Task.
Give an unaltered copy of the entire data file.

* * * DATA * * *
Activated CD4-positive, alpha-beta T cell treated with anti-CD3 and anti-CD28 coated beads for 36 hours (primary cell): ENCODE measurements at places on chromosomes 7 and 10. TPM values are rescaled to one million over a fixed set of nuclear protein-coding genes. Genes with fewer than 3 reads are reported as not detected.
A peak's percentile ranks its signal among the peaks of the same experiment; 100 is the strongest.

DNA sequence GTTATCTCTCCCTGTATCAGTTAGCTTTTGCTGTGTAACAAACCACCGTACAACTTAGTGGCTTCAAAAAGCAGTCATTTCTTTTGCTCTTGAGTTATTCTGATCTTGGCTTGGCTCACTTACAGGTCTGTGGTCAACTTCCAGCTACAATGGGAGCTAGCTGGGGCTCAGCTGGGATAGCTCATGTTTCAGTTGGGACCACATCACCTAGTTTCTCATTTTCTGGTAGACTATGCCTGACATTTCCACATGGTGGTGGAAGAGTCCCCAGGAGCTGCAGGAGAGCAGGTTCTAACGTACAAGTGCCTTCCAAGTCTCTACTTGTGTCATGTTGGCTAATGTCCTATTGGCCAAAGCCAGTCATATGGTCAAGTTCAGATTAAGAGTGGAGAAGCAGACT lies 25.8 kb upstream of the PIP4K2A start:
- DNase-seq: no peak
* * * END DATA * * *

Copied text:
Activated CD4-positive, alpha-beta T cell treated with anti-CD3 and anti-CD28 coated beads for 36 hours (primary cell): ENCODE measurements at places on chromosomes 7 and 10. TPM values are rescaled to one million over a fixed set of nuclear protein-coding genes. Genes with fewer than 3 reads are reported as not detected.
A peak's percentile ranks its signal among the peaks of the same experiment; 100 is the strongest.

DNA sequence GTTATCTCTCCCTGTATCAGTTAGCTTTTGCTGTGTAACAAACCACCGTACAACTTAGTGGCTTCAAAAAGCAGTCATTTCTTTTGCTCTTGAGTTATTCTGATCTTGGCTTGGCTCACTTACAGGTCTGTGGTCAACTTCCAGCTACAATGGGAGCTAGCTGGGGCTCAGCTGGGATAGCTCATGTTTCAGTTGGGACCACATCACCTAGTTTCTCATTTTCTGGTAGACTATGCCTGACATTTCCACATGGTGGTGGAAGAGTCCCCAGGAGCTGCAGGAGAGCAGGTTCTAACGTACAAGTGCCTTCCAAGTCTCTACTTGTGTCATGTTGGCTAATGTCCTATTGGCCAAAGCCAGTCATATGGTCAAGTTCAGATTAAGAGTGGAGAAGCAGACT lies 25.8 kb upstream of the PIP4K2A start:
- DNase-seq: no peak